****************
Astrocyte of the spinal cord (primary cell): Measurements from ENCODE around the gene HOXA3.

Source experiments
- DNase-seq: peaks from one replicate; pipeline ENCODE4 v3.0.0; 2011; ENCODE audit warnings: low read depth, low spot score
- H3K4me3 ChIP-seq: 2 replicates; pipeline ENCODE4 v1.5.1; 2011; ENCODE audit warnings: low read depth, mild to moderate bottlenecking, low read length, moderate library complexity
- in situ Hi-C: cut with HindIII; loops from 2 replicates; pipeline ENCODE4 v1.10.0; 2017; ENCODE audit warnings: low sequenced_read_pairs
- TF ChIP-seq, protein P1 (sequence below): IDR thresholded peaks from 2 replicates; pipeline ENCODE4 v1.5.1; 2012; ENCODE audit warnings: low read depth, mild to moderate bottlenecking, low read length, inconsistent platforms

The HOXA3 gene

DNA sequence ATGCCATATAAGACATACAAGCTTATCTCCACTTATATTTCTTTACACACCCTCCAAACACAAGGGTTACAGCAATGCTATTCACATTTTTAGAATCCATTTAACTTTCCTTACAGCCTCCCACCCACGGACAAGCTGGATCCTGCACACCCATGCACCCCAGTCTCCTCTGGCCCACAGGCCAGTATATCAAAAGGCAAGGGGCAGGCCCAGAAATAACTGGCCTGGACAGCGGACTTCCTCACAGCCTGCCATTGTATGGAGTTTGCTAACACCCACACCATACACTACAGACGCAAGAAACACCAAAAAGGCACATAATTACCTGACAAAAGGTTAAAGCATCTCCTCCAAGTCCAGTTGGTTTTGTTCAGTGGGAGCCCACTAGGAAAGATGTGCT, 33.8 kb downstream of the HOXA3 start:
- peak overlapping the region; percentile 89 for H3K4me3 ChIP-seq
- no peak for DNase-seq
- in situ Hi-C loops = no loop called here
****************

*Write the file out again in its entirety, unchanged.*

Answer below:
Astrocyte of the spinal cord (primary cell): Measurements from ENCODE around the gene HOXA3.

Source experiments
- DNase-seq: peaks from one replicate; pipeline ENCODE4 v3.0.0; 2011; ENCODE audit warnings: low read depth, low spot score
- H3K4me3 ChIP-seq: 2 replicates; pipeline ENCODE4 v1.5.1; 2011; ENCODE audit warnings: low read depth, mild to moderate bottlenecking, low read length, moderate library complexity
- in situ Hi-C: cut with HindIII; loops from 2 replicates; pipeline ENCODE4 v1.10.0; 2017; ENCODE audit warnings: low sequenced_read_pairs
- TF ChIP-seq, protein P1 (sequence below): IDR thresholded peaks from 2 replicates; pipeline ENCODE4 v1.5.1; 2012; ENCODE audit warnings: low read depth, mild to moderate bottlenecking, low read length, inconsistent platforms

The HOXA3 gene

DNA sequence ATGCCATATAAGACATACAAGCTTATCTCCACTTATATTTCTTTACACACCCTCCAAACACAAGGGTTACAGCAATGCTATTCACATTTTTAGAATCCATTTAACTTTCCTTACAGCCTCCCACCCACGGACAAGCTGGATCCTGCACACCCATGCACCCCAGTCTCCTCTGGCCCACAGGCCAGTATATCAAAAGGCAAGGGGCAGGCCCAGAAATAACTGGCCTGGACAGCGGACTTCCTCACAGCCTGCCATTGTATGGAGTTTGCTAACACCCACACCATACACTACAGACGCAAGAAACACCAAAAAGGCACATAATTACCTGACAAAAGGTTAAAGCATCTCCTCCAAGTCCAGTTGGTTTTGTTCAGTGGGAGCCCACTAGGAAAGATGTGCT, 33.8 kb downstream of the HOXA3 start:
- peak overlapping the region; percentile 89 for H3K4me3 ChIP-seq
- no peak for DNase-seq
- in situ Hi-C loops = no loop called here